All Return Is Not The Same Return Blog

Who is the Somali?

I talk about this a lot lately. There’s few things we acknowledge in our ideas of what it means to be Somali and who is often restricted from that category. It is precisely the displacement of Somalis across the globe that places us in the position to have to think about clarifying identity more broadly. Somalis in the diaspora are clamouring to understand themselves the context of diaspora which forces us to begin to think about the stories we have taken as truth for so long. If we have to figure out between us what makes us similar, we begin to have to understand what connects us all across lines of difference, similarity or what it means to operate in these places of tension.

What does it mean to return?

First we have to acknowledge that all return isn’t the same return. More precisely not all people have the ability to return. So when we think about what it means to return we have to also unpack our assumptions that return guarantees that you are welcome in the first place, and that return doesn’t come with years of social stratified baggage.

Im interested in the term diaspora privilege lately: the blanket assumption that returning to Somalia with a Western passport, education and language gives you unprecedented access. Let me be clear I’m not contesting the vast amount of privilege associated with these things. But I am questioning the assumption that returning with all of those things means you are 100% of the time granted a spatial and class based mobility.

All return is not the same return.

I’m disputing diaspora privilege as a universal way to describe Somalis that have returned because of its inherent assumption that to be of the diaspora and to be a local are two separate identities. One of which is more authentic than the other. I reject this because of what it allows to be hidden under fancy jargon and what it refuses to unpack.

The point of return is a concept that will have to be unpacked for Somalis with more quickness than before particularly in light of the increasing stability of the Somali region (despite what is said by international media). Across the Somali territories there is more and more talk of “returnees”. The point of return must be theorized on and therefore it’s connection to identity must be understood.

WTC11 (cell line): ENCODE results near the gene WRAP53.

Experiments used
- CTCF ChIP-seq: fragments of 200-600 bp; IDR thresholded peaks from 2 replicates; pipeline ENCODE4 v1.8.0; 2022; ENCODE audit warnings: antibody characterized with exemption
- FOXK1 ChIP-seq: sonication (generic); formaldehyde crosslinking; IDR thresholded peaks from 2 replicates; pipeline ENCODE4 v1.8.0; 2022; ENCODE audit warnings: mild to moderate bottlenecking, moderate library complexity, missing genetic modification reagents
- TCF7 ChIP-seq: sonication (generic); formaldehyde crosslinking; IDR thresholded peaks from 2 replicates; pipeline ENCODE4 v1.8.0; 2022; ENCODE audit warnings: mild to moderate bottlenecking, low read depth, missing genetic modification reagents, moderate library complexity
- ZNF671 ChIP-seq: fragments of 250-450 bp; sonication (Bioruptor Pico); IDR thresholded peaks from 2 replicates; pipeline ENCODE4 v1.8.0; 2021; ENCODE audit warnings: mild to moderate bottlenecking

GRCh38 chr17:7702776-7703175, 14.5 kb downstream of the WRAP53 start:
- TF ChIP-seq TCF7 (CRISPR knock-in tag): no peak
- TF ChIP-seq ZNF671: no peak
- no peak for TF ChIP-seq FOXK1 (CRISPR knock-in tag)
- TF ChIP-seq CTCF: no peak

But in order to understand return we must understand departure. How do people come to leave a place and why?

These ideas of diaspora and locals within Somalia and the Somali territories isn’t new. From the Somali sailors now settled in Cardiff, to students who went off to Italy for pharmaceutical post secondary schools to promising religious scholars who learned at Islamic schools offered in the Arab peninsulas Somalis have been leaving the Somali territories for generations. The departure of Somalis is as much a part of the region as is their subsequent return. And yet something is different: their departure didn’t result in the disavowal of their Somalinimo. So why in the context of drought and civil war and trauma do we choose now to differentiate between who becomes more or less authentically Somalis with little nuance or understanding of geopolitics? Does war legitimize the policing of identity identity? Does class decide who belongs? These are difficult questions to answer, and I want to be clear that the raising of these questions are critical to understanding ourselves as functional parts of these ideas.

This is a way to begin to examine what it means to leave and then return to a place. To never leave, and to challenge the motion of diaspora privilege as a carte blanche ticket to power. Who leaves? Who returns? Who is allowed to return? And how do terms like diaspora privilege for those of us who CANNOT return suddenly create inadvertent division?

As a young Madhibaan-Somali woman, what do I return to? A 4.5 system that gives me limited to no political power? If my family fled because that very Madhibaan identity posed incalculable risk, where do I go when I return? Where do young Somali women who aren’t connected to high ranking political families return to? When Somali male journalists are jailed for highlighting women’s experiences of rape, where are other places of recourse for Somali women? What do we return to? And why must we return?

I ask all this to have us think more seriously about we are attempting to get at and to perhaps engage more constructively in dialogue about home, homeland and place. Who goes and who comes, and who has ability to do is complex to think through. I prefer the complexity, it leads us to multiple sites of solidarity. The simple understandings only pit us further against one another.


Hawa Y. Mire is a diasporic Somali storyteller, writer, and strategist who focuses on themes of Blackness and Indigeniety, (dis)connection and (un)belonging. Her writing is seated somewhere between oral tradition and the written word, celestial and myth, past and present, ancestry and spirit. An MES candidate in the Faculty of Environmental Studies at York University, her research incorporates traditional Somali stories with discourses of constructed identity while pulling from archival histories of resistance and radical curatorial practises.

Comments

  1. Fowsia Abdulkadir Says: November 24, 2015 at 2:39 pm